Cinematographer Tonino Delli Colli does brilliant work with the film’s cinematography as it is largely straightforward with its emphasis on low-key lights as well as natural lighting for many of the interior scenes as it is a highlight of the film. Editor Herve de Luze does amazing work with the editing as it is straightforward with a few jump-cuts while knowing when not to cut during some of the monologues as it adds to the film’s visual tone. Production designer Pierre Guffroy and art director Claude Moesching do excellent work with the design of the house as well as the rooms as it play into some of the claustrophobic elements of the film.
Costume designer Milena Canonero does fantastic work with the costumes as it is largely a bit casual from a red dress that Paulina wears, the suit that Dr. Miranda wears, and a robe that Gerardo is wearing as it adds to the chaos in the film. Sound editor Laurent Quaglio does superb work with the sound as it play into atmosphere of the location as well as the sound of what is happening outside of the home. The film’s music by Wojciech Kilar is wonderful for the haunting and understated music pieces that play into the suspense and drama as well as the usage of the music piece by Franz Schubert.
The casting by Patsy Pollock and Mary Selway is terrific as the film feature some appearances from Jonathan and Rodolphe Vega as Dr. Miranda’s son via pictures, Krystia Mova as Dr. Miranda’s wife via picture, and Karen Strassman as a voice on a telephone. Stuart Wilson is incredible as Gerardo Escobar as a lawyer who was a former activist that is set to possibly take an important job as he deals with the chaos of his wife’s accusations towards Dr. Miranda while also seeking answers about what happened when Paulina was taken and did Dr. Miranda did those things.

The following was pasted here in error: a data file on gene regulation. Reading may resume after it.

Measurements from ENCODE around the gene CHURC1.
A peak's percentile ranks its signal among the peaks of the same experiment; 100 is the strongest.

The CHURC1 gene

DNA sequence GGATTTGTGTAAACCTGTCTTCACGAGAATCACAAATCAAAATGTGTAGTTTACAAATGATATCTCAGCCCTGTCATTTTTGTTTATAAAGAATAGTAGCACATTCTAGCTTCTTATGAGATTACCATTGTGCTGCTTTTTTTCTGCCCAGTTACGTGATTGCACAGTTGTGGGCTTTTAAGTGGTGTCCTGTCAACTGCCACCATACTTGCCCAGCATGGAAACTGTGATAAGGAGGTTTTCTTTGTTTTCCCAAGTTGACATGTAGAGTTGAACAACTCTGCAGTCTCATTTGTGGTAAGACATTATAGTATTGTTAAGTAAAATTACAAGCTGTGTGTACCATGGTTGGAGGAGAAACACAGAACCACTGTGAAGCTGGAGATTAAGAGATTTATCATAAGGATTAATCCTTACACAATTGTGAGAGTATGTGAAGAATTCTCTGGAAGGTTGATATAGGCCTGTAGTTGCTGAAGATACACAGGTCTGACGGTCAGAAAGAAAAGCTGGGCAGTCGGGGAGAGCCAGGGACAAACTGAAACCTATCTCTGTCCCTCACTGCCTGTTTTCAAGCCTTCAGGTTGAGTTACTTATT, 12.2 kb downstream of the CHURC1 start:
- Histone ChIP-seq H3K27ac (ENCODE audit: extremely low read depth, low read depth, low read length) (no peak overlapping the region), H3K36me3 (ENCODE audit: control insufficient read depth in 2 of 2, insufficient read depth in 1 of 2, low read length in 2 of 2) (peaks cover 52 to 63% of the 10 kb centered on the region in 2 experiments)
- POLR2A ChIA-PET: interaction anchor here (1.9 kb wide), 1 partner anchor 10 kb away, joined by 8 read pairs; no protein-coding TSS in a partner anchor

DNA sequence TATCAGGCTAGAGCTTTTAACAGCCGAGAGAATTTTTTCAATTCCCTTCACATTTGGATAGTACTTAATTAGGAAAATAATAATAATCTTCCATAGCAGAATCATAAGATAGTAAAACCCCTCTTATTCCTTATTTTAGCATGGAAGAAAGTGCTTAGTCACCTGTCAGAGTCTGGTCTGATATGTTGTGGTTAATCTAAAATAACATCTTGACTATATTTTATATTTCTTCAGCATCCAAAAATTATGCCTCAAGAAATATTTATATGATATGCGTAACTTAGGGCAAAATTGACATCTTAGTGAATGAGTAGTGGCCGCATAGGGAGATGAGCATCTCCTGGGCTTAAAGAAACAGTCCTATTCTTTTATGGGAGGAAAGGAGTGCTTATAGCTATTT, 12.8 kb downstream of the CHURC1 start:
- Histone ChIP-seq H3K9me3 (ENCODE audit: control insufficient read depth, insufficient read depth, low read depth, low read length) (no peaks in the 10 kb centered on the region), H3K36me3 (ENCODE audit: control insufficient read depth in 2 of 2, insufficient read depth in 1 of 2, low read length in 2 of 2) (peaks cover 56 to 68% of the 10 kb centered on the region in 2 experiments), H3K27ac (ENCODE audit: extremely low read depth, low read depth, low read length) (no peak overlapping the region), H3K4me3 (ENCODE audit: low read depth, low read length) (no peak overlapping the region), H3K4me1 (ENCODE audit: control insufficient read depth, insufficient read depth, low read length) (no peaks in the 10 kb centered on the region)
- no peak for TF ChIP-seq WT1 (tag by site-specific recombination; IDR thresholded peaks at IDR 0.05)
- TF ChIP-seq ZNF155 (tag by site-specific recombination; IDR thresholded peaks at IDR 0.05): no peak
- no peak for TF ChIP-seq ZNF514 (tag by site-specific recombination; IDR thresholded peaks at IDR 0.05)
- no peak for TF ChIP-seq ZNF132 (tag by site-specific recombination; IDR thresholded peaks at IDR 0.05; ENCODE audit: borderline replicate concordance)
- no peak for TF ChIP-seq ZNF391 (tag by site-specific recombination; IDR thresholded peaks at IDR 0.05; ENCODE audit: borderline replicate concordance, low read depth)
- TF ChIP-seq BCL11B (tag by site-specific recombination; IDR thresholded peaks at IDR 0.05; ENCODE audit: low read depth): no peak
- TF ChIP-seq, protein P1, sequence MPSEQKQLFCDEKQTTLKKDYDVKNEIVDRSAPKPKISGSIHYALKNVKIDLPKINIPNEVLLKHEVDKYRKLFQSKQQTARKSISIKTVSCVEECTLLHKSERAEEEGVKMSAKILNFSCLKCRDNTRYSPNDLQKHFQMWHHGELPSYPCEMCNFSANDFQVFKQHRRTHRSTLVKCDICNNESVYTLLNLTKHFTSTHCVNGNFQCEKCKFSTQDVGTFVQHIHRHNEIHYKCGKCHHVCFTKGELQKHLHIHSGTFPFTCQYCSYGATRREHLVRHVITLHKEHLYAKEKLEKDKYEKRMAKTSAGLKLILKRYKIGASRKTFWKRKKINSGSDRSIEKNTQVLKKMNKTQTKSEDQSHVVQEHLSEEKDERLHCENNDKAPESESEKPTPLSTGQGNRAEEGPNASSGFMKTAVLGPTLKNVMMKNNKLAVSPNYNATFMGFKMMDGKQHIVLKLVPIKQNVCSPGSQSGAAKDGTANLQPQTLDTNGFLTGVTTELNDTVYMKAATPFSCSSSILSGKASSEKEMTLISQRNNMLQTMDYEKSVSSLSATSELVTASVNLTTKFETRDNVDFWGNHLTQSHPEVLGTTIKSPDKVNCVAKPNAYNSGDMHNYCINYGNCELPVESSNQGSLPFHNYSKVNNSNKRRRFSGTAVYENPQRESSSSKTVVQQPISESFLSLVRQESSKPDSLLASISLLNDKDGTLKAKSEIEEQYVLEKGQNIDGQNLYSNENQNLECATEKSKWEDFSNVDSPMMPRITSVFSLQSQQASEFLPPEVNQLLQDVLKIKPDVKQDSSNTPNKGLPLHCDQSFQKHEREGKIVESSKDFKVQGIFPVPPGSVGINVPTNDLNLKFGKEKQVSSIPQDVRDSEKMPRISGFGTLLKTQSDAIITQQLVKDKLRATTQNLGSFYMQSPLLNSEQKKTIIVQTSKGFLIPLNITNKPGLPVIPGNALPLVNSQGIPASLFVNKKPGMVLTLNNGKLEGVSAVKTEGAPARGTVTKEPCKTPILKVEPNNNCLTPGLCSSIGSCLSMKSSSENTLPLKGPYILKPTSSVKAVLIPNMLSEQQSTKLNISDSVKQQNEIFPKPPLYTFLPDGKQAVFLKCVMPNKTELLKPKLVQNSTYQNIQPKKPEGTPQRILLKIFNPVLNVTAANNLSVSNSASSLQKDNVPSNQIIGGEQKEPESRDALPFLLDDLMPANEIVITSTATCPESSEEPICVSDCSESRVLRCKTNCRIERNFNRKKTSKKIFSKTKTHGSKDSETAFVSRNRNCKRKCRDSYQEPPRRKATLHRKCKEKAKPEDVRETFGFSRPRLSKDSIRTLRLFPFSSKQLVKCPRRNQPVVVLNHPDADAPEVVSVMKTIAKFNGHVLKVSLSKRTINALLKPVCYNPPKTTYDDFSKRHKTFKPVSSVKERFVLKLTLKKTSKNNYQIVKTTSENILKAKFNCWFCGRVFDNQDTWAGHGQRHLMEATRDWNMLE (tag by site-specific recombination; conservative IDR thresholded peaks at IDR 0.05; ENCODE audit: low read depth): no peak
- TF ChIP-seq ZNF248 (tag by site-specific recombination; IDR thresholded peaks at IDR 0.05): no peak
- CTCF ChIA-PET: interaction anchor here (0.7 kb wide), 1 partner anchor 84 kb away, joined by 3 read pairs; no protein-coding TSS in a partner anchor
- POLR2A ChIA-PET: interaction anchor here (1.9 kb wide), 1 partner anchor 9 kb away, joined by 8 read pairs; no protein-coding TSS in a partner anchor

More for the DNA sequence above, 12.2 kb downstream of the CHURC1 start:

Ben Kingsley is great as Dr. Roberto Miranda as a man who picks Gerardo up as he later returns a spare tire as he befriends Gerardo while baffled about Paulina as well as the questions she’s giving him where Kingsley display that sense of confusion as well as remorse as someone who is imperfect but also play up the ambiguity of whether or not he was Paulina’s tormentor. Finally, there’s Sigourney Weaver in a sensational performance as Paulina Escobar as a former activist who was captured and taken to prison where she was raped and tortured as a woman still dealing with trauma as she confronts Dr. Miranda where Weaver brings an intensity to her performance as a woman that could be paranoid or is really seeking out the truth as it is one of Weaver’s great performances as a woman in need of answers and closure no matter how unethical she can be at times.
Death and the Maiden is a phenomenal film from Roman Polanski that features great performances from Sigourney Weaver, Ben Kingsley, and Stuart Wilson. Along with its enchanting visuals, intimate setting, eerie usage of music, and its study of trauma and torment. It is a film that explores a woman confronting her past in this man who could be her tormentor with her husband watching as he’s trying to make sense of everything that happened at a time when their home country is reforming itself. In the end, Death and the Maiden is a spectacular film from Roman Polanski.
Roman Polanski Films: Knife in the Water - Repulsion - Cul-de-Sac – The Fearless Vampire Killers - Rosemary's Baby - Macbeth (1971 film) - (What?) – Chinatown - The Tenant – Tess (1979 film) - (Pirates) – Frantic - Bitter Moon - The Ninth Gate - The Pianist - Oliver Twist (2005 film) - The Ghost Writer - Carnage (2011 film) - (Venus in Fur) – (Based on a True Story) – (An Officer and a Spy) - (The Palace)